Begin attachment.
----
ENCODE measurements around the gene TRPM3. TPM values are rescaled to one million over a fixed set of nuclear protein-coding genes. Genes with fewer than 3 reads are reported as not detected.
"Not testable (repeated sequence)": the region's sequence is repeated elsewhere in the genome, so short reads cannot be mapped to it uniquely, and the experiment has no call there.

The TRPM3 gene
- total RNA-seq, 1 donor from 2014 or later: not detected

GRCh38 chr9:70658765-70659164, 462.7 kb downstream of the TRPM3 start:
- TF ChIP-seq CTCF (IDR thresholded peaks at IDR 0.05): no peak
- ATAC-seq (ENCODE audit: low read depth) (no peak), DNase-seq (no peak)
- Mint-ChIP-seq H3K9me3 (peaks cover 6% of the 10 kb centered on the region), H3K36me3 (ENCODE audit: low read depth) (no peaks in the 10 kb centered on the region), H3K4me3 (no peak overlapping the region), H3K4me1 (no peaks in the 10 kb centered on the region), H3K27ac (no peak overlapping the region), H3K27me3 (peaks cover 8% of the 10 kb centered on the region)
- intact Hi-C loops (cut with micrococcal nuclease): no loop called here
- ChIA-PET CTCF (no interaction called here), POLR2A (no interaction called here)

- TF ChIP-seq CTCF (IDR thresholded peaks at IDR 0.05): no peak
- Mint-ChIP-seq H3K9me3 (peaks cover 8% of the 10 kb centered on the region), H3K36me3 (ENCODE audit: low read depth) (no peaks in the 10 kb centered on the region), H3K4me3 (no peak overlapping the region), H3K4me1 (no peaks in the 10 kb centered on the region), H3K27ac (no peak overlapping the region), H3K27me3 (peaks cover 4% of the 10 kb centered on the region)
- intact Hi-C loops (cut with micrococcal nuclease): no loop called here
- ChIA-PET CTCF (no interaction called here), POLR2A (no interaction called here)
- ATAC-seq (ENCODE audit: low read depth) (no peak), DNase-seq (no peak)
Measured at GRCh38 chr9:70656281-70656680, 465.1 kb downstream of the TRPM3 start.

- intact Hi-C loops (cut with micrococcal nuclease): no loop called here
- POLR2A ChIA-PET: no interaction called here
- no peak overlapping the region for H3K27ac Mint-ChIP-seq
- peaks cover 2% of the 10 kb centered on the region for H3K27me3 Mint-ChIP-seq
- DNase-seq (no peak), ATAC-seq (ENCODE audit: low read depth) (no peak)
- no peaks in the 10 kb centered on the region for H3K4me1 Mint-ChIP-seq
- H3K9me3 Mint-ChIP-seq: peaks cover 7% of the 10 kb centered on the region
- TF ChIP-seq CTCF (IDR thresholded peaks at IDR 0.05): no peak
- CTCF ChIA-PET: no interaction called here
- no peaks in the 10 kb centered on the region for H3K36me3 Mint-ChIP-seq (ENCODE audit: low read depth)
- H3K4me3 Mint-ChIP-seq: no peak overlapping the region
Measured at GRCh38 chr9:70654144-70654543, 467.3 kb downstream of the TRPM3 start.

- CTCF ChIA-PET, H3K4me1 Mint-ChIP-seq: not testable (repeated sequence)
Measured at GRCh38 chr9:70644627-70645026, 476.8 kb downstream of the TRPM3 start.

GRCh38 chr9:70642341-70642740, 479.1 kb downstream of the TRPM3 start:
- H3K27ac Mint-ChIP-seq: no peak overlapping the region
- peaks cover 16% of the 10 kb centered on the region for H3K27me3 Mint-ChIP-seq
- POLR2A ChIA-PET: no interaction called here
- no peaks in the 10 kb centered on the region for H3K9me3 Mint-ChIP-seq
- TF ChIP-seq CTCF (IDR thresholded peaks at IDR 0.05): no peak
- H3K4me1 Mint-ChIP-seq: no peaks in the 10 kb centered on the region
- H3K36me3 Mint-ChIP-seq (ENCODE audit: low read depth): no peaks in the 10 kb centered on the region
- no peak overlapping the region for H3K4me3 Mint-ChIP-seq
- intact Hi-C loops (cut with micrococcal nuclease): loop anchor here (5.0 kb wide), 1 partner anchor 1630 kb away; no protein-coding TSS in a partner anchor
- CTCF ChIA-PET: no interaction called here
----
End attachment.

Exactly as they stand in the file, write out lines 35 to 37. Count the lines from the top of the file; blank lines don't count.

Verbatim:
- no peaks in the 10 kb centered on the region for H3K9me3 Mint-ChIP-seq
- TF ChIP-seq CTCF (IDR thresholded peaks at IDR 0.05): no peak
- H3K4me1 Mint-ChIP-seq: no peaks in the 10 kb centered on the region